We need our music videos!
For all of you expecting a slow week at work, and looking forward to killing some time by watching your favorite music videos on YouTube, we have some bad news for you. Warner Music Group ordered YouTube on Saturday to remove all music videos by its artists. So, in other words, you’re not going to find the Red Hot Chili Peppers or T.I. on YouTube today — or at least you shouldn’t.
Essentially, the disagreement boils down to Warner seeking a bigger share of the huge revenue potential of YouTube’s massive visitor traffic. “We simply cannot accept terms that fail to appropriately and fairly compensate recording artists, songwriters, labels and publishers for the value they provide,” Warner said in a statement.
But all is not lost, according to the Wall Street Journal, which writes: “In the wake of Warner’s move, people close to the other major labels said they didn’t anticipate taking down their content in the immediate future. These people say they are discussing new, more lucrative ways to do business with YouTube. The four music companies don’t necessarily have the same terms with YouTube, which could explain the discrepancy in their stances.”
Besides, you can still watch many Warner Music videos on MySpace Music.
But this goes well beyond how we’re going to spend the next few days at the office. It’s part of the broad, ongoing battle between content providers and content distributers. That’s why, even if you don’t care about My Chemical Romance or any other Warner bands, you should be watching how this plays out.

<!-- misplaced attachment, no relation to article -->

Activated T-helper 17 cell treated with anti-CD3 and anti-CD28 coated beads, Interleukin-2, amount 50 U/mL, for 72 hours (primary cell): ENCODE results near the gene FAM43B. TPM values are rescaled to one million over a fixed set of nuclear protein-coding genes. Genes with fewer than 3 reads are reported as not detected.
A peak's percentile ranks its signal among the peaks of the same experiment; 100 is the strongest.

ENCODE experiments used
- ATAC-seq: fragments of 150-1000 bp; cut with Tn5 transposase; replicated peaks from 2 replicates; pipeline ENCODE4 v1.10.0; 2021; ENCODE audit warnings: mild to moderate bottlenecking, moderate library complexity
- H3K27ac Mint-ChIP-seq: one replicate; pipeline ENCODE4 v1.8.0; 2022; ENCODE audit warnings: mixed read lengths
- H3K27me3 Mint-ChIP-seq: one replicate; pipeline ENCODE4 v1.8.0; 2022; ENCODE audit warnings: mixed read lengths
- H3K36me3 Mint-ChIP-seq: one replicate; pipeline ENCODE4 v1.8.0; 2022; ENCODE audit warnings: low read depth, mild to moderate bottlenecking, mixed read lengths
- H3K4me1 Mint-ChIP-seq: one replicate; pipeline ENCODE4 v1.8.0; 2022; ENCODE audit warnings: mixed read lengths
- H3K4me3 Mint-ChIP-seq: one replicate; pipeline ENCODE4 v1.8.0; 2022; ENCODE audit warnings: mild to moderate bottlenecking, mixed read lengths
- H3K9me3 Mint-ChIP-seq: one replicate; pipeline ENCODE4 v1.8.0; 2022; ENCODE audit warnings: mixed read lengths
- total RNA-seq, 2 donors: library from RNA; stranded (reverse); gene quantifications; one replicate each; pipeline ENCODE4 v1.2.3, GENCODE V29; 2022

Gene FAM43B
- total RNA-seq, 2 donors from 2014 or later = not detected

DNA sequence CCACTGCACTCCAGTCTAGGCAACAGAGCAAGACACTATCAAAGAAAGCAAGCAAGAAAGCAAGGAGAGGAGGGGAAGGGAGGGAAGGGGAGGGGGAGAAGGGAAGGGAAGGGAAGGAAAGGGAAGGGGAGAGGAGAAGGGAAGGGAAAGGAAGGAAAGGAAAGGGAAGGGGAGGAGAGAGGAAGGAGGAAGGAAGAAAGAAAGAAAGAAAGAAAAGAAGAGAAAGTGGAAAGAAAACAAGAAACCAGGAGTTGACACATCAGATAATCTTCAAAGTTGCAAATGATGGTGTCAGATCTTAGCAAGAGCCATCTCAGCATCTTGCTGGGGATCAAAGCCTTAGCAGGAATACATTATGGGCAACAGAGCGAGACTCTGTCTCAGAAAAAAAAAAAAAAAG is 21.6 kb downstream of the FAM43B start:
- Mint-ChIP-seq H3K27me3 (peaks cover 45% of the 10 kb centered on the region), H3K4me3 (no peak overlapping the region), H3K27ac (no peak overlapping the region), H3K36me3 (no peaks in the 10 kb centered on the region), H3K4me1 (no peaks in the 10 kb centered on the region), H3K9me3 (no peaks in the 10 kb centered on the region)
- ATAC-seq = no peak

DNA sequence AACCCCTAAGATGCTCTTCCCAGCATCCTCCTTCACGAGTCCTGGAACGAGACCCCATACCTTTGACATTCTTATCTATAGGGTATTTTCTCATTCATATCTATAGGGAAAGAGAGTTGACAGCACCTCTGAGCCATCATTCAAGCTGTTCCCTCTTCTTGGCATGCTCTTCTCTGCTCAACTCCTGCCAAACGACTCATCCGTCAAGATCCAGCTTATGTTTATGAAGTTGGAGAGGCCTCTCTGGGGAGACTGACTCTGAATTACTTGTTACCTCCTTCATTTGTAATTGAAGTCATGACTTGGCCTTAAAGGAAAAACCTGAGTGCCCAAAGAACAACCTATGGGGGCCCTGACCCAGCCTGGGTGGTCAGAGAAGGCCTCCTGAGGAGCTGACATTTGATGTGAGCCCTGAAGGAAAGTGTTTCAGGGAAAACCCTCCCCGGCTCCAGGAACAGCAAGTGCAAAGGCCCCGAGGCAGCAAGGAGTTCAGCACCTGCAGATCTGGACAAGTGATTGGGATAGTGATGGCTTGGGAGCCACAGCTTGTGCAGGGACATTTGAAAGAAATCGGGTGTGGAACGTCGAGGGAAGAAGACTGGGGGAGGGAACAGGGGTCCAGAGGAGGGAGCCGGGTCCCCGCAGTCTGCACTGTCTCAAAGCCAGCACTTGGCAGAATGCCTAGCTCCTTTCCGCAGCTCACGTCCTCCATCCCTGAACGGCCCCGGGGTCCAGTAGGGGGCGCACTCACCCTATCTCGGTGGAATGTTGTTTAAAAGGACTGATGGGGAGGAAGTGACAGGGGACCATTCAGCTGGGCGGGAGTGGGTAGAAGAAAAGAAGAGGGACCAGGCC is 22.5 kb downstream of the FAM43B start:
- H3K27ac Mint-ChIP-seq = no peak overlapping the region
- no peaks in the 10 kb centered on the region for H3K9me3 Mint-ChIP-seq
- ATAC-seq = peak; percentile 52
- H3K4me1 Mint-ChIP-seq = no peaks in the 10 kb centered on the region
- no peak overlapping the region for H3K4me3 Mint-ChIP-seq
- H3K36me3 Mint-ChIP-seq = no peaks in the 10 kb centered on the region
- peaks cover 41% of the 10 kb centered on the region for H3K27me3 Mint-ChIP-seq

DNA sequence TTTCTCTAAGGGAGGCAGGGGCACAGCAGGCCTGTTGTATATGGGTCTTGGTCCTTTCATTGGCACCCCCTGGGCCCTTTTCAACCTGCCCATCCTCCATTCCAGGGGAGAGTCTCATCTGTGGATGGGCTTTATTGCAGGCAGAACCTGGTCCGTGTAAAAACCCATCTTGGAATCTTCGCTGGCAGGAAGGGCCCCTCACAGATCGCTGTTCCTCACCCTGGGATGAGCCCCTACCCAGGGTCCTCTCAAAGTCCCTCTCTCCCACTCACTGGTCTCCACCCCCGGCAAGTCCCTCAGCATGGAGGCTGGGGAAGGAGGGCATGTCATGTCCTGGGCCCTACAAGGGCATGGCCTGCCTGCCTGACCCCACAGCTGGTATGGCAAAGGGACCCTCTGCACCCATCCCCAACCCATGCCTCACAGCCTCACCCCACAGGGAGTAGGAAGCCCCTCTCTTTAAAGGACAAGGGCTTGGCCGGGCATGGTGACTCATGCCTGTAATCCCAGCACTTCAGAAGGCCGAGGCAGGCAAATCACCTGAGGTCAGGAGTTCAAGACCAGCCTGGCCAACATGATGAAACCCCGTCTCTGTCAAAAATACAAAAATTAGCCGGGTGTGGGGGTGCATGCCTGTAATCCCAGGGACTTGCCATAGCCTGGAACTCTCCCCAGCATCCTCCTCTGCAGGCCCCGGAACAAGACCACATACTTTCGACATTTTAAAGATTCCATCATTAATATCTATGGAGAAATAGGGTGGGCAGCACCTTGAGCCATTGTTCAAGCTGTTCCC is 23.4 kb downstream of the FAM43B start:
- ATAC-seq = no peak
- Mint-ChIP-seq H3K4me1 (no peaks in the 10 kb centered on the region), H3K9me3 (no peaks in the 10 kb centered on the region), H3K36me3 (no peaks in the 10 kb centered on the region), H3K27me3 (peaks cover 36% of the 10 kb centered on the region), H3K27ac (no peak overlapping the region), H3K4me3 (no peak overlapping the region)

Keep an eye on:
- Jim Carrey’s new comedy “Yes Man” got the nod from moviegoers across North America, but brutal weather in key markets combined with holiday shopping distractions to hit overall ticket sales (Reuters)
- General Motors Corp. may finally be getting its loan from the Federal government, but that doesn’t mean it’s going to resume its former marketing-spending levels (AdAge)
- Arthur Spiegelman, one of Reuters’ finest writers and longest-serving correspondents, died at home in Los Angeles on Saturday. He was 68 (Reuters)
(Reuters photo: Vocalist Gerard Way of the rock band My Chemical Romance )